We’re still a few months away from the cheerful little radishes of spring, but right now you can find their hardier, spicy siblings in markets.
Winter radishes vary in size, color and flavor, but they tend to be bigger and even more colorful—at least in personality—than the better-known spring varieties. They add zest to a winter escarole salad and crunch to sushi; they take well to pickling and light sautéing; and they’re so appealing, even small children will eat them.
Farmer Cory Mosser demonstrated this to me last Saturday at Peachtree Road Farmers Market, when he handed his 3-year-old daughter Audrey, curled up in a plastic vegetable bin behind the table, a thin slice of sweet, pink watermelon radish. Clutching half a giant cookie in her left hand, she reached for the radish with her right and popped it into her mouth. Then she went back to the cookie.
“That’s a way I can get people who might not try a radish,” says Mosser, who farms at Burge Organic Farm in Mansfield. “They think, ‘Well, a 3-year-old can do it … ‘”
Winter radishes get their name for the same reason that winter squashes get theirs: Although planted in the summer and harvested throughout the fall, they store well all winter long. One of the more common winter radishes is daikon, a long, white radish familiar to anyone who’s ever read a sushi menu. The most glamorous are the watermelon and beauty heart radishes (Mosser grows a variety called mantanghong), which, when sliced crosswise, exposes a bright pink center which diffuses to white toward the edge with green shoulders. Other varieties include black Spanish (a rough, black exterior with hot-white flesh), green luobo (oblong with green flesh), China rose (red on the outside, white on the inside), and hilds blauer (carrot-shaped and purple on the outside, white on the inside).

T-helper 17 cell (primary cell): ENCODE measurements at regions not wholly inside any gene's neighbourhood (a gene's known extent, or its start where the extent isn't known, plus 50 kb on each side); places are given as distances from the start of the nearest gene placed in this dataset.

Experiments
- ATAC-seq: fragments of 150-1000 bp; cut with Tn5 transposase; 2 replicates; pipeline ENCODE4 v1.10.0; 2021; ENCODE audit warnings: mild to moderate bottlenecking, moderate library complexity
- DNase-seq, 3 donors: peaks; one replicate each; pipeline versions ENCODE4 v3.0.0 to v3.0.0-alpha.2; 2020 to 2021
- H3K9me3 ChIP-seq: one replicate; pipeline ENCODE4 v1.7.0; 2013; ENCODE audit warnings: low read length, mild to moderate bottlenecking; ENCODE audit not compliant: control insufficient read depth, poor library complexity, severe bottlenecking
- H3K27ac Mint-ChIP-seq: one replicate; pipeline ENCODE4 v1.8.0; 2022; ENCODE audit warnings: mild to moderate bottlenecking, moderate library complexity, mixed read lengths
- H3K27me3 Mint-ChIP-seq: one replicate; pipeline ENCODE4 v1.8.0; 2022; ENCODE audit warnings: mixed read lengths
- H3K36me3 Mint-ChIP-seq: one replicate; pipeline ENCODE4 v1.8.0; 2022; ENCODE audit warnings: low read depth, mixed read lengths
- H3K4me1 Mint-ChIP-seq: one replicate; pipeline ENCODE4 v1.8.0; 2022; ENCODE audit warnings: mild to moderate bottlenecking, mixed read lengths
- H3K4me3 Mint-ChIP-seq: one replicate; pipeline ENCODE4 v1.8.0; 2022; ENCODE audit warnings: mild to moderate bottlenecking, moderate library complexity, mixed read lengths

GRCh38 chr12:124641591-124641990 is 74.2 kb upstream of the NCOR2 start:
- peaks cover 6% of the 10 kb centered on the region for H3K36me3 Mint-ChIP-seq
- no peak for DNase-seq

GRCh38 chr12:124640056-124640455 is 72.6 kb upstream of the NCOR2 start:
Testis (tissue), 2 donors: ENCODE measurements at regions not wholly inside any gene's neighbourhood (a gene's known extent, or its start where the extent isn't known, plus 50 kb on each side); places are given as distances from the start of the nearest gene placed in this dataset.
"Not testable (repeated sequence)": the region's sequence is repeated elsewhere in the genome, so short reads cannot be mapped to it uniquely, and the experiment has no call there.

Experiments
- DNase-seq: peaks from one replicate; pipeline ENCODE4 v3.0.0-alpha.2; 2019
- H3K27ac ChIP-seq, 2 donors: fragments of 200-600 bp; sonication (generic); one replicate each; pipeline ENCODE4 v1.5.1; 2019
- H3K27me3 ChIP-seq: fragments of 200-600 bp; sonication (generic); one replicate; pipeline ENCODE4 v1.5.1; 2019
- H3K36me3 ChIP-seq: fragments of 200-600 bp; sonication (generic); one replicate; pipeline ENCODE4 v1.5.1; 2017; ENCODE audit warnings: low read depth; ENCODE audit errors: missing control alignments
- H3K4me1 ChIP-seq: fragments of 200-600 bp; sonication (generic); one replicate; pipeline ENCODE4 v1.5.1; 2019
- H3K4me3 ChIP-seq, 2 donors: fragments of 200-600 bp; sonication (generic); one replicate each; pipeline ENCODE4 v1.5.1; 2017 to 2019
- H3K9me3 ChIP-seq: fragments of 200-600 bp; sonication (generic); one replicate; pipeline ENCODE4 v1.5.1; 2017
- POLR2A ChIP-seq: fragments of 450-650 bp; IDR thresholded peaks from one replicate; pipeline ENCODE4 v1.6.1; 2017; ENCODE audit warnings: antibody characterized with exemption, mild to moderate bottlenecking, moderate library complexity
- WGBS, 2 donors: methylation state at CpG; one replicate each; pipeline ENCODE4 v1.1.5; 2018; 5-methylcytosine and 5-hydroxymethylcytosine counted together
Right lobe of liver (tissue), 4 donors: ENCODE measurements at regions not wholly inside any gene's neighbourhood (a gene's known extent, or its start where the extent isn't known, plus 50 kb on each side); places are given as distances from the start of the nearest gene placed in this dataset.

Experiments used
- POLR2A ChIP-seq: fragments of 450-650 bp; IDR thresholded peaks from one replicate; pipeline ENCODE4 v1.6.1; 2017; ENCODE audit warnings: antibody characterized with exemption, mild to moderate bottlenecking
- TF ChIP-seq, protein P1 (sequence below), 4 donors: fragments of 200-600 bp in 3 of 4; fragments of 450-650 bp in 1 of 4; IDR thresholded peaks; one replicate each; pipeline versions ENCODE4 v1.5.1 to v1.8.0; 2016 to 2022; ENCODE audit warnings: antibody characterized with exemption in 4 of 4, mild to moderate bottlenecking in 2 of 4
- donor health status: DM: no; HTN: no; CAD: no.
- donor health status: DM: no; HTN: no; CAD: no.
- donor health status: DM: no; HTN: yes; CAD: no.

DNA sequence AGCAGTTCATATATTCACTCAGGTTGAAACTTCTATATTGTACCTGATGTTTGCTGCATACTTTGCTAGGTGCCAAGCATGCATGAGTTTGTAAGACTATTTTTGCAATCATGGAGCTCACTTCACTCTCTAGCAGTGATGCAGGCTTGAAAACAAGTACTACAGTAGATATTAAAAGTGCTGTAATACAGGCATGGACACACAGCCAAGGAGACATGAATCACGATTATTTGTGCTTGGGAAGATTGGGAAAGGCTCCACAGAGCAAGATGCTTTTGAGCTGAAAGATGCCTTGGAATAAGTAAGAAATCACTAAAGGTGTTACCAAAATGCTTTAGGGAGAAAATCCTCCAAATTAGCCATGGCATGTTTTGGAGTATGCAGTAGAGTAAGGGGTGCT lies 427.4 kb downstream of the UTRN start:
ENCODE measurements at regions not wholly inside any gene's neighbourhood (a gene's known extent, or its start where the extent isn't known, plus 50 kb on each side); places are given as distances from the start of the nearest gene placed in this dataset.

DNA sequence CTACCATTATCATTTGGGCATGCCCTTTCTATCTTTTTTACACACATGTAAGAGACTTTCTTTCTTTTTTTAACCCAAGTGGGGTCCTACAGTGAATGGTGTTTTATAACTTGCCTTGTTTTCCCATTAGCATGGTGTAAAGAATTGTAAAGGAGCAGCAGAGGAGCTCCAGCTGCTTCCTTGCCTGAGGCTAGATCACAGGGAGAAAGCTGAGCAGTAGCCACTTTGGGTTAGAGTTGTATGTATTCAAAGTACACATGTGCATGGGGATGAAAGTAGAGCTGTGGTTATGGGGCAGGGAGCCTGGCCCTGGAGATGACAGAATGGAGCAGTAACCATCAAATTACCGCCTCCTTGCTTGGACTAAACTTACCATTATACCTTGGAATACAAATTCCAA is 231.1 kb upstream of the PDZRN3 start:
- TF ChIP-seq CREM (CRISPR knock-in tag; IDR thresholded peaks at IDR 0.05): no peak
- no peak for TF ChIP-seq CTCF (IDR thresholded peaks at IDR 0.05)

“I’m kind of weird—I kind of obsessively look for crazy winter radishes,” Mosser admits. “Maybe it’s partly the hunt. I’m looking for things that aren’t readily available and that not a lot of people know about,” he says. “It’s fun to try to grow new things, too.”
In a good week at the market, he can sell 30 pounds of winter radishes. He says he could probably sell more if he marketed them exclusively to restaurants—but that wouldn’t be as much fun. “I kind of like being able to expose people to something that’s new, and then they come back and bring their friends the next time.”
Mosser will be selling his crazy radishes this Saturday at the last Peachtree Road Farmers (and Holiday Artists) Market of the season. He’s also offering an occasional winter CSA that will certainly include winter radishes, along with eight or nine other cool-season produce items. You can sign up to be notified by e-mail when the next box is ready; you decide on a box-by-box basis whether to buy. You’re also likely to find winter radishes at the year-round Morningside and Decatur farmers markets.
> For a simple salad, toss thin slices of winter radish with rice vinegar and sesame oil, then sprinkle with salt and toasted sesame seeds.